The purpose of this study was to examine the severity and quality of ocular pain complaints in patients with dry eye symptoms.Methods:
Subjects with clinically relevant dry eye symptoms (dryness, discomfort, tearing) of unknown origin seen in the Miami Veterans Affairs eye clinic were administered questionnaires for dry eye symptoms and ocular pain and underwent a standardized ocular examination. Qualities and severity ratings of ocular pain in subjects with idiopathic dry eye were compared with similar measures from published data in other chronic pain populations.Results:
The study sample consisted of 154 subjects, of which 91% were men and ranged in age from 27 to 89 (mean age=61). Fifty-three percent of participants reported an average ocular pain of at least moderate intensity (numerical rating scale≥4), with specific characteristics (i.e., “burning” spontaneous pain) reported at frequencies comparable to prevalent chronic neuropathic pain syndromes as reported in the literature. Significant correlations were found between ocular pain metrics and dry eye symptom severity scores (r=0.57–0.66). Dry eye signs, however, did not generally correlate with ocular pain severity.Conclusions:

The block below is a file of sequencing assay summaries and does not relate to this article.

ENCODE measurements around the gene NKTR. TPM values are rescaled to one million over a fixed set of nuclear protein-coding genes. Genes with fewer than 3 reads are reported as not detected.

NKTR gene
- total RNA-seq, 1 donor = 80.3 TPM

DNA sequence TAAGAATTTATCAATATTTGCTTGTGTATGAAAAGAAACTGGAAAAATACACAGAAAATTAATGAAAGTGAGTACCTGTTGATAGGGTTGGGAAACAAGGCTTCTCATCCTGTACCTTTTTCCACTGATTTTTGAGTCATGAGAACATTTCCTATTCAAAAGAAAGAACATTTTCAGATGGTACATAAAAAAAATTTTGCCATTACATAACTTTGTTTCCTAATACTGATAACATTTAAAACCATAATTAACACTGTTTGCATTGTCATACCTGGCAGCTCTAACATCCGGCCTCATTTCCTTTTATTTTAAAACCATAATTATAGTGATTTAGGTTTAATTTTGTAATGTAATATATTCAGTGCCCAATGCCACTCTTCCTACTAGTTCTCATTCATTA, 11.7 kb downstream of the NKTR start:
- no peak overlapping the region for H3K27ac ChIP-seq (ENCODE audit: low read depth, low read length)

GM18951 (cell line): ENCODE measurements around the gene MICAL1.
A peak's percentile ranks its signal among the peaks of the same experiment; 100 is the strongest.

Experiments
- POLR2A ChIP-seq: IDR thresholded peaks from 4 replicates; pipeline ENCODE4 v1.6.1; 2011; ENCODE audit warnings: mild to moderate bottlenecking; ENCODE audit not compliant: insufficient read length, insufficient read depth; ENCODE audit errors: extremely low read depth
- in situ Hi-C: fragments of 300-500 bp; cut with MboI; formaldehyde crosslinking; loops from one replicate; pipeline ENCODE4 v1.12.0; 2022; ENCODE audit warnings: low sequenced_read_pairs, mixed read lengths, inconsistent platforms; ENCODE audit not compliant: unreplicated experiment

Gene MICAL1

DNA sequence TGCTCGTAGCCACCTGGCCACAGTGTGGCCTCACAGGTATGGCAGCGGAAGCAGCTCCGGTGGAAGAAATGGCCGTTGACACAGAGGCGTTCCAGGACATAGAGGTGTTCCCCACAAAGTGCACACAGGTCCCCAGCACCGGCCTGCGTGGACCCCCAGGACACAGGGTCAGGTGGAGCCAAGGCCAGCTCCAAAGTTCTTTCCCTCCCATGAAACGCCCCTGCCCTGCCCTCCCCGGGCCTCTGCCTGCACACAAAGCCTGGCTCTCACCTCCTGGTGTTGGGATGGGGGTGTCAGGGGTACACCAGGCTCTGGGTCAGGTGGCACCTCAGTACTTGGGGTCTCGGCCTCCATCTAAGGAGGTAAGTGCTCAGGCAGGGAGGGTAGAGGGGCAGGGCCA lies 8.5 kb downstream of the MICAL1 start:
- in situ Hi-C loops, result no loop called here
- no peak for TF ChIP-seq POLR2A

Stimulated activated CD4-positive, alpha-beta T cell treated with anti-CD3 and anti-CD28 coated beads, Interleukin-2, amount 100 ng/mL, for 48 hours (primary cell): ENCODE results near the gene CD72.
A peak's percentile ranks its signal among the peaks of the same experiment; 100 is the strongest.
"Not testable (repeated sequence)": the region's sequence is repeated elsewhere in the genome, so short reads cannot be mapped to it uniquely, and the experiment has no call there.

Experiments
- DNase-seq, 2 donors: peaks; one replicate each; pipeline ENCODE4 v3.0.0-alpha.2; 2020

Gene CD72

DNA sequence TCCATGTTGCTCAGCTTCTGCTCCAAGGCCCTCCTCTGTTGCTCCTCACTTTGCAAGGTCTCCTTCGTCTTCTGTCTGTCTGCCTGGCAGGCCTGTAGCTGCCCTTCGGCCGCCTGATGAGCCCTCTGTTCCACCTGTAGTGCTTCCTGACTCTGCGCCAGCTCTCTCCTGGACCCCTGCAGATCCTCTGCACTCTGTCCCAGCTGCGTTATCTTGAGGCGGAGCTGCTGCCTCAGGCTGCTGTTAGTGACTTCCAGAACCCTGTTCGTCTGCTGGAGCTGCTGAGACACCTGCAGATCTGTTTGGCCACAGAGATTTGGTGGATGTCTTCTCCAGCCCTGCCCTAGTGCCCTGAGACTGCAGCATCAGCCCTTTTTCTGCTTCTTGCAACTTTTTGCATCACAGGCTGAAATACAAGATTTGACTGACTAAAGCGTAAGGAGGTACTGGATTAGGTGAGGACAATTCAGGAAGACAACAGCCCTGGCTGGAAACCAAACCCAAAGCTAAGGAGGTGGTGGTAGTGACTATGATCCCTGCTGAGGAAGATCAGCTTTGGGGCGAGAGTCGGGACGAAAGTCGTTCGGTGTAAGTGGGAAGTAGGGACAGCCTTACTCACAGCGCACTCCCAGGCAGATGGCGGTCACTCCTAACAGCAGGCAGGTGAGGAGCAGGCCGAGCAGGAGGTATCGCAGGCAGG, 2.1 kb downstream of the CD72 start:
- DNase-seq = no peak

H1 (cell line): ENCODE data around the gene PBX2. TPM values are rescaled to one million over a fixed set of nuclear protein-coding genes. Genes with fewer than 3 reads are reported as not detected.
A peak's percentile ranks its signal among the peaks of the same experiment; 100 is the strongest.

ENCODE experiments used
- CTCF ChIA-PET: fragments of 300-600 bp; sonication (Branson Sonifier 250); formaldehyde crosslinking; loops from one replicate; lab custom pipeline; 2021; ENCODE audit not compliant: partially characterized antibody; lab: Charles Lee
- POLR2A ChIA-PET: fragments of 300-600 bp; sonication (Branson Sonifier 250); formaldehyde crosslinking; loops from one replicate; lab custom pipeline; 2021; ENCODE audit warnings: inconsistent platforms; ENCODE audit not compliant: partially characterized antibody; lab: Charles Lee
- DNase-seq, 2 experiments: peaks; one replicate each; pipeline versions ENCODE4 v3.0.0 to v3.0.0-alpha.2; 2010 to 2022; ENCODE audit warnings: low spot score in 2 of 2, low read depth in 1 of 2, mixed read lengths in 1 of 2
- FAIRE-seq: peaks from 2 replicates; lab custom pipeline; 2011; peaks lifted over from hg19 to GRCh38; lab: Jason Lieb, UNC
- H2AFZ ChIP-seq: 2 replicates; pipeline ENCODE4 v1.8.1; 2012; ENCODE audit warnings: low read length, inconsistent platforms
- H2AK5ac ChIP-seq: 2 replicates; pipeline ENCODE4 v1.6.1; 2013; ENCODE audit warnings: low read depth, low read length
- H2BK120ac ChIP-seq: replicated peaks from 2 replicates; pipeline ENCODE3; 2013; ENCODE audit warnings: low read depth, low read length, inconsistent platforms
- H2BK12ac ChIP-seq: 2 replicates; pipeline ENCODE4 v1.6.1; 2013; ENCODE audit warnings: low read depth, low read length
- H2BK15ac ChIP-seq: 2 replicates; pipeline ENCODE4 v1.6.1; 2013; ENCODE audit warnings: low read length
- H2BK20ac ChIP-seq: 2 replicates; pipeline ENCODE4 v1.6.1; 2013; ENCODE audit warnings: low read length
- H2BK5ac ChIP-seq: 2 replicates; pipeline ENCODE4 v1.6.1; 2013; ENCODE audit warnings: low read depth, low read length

A significant proportion of subjects with idiopathic dry eye symptoms reported moderate or greater ocular pain intensity, with most endorsing descriptors commonly used by patients with nonocular neuropathic pain conditions. Identifying subgroups of dry eye patients based on the presence and characteristics of ocular pain complaints may improve dry eye subclassification and better individualize treatment strategies.